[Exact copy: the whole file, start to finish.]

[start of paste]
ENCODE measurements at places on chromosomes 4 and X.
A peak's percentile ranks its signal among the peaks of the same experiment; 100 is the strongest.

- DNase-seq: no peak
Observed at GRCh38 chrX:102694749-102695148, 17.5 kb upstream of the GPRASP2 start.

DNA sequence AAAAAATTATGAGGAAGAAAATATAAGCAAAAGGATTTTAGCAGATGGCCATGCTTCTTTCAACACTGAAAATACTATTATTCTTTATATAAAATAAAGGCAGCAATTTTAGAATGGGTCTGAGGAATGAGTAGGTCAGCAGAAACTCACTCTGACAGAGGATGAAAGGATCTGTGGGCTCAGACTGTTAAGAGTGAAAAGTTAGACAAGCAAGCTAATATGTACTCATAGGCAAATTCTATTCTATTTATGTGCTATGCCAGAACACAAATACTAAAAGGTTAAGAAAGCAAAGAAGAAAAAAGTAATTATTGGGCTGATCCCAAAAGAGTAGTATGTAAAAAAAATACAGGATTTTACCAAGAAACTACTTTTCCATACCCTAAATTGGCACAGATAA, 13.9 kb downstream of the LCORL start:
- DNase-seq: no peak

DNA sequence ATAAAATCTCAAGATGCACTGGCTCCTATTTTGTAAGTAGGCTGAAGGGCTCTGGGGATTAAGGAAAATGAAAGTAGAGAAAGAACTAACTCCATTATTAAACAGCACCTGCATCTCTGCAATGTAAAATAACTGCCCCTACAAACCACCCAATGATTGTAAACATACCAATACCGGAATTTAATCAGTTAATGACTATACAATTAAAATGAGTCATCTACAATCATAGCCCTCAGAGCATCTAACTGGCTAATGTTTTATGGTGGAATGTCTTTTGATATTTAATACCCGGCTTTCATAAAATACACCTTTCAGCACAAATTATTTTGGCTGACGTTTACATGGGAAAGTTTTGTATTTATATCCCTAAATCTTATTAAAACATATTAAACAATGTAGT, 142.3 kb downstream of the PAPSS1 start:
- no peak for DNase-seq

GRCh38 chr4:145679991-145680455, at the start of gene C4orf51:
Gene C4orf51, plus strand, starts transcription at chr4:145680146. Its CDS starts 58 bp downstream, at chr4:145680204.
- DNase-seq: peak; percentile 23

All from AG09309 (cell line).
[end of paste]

ENCODE measurements at places on chromosomes 4 and X.
A peak's percentile ranks its signal among the peaks of the same experiment; 100 is the strongest.

- DNase-seq: no peak
Observed at GRCh38 chrX:102694749-102695148, 17.5 kb upstream of the GPRASP2 start.

DNA sequence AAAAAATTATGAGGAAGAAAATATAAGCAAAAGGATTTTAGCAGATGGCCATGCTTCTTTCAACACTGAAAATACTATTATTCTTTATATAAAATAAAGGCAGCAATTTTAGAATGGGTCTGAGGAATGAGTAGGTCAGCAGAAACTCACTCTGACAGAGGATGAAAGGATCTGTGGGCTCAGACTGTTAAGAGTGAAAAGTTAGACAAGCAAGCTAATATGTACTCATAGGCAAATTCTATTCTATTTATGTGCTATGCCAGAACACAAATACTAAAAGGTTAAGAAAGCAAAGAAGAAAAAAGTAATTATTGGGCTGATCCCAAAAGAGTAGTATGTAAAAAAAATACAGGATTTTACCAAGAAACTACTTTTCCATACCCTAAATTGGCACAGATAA, 13.9 kb downstream of the LCORL start:
- DNase-seq: no peak

DNA sequence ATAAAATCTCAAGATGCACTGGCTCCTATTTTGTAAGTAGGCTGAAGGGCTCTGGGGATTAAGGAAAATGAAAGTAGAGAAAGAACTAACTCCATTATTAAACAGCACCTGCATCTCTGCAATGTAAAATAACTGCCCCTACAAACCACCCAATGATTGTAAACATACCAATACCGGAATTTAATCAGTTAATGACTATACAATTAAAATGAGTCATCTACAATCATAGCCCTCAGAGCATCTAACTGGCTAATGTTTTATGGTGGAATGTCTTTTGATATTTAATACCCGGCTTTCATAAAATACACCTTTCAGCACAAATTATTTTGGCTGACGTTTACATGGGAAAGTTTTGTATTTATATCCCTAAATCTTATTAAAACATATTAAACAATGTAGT, 142.3 kb downstream of the PAPSS1 start:
- no peak for DNase-seq

GRCh38 chr4:145679991-145680455, at the start of gene C4orf51:
Gene C4orf51, plus strand, starts transcription at chr4:145680146. Its CDS starts 58 bp downstream, at chr4:145680204.
- DNase-seq: peak; percentile 23

All from AG09309 (cell line).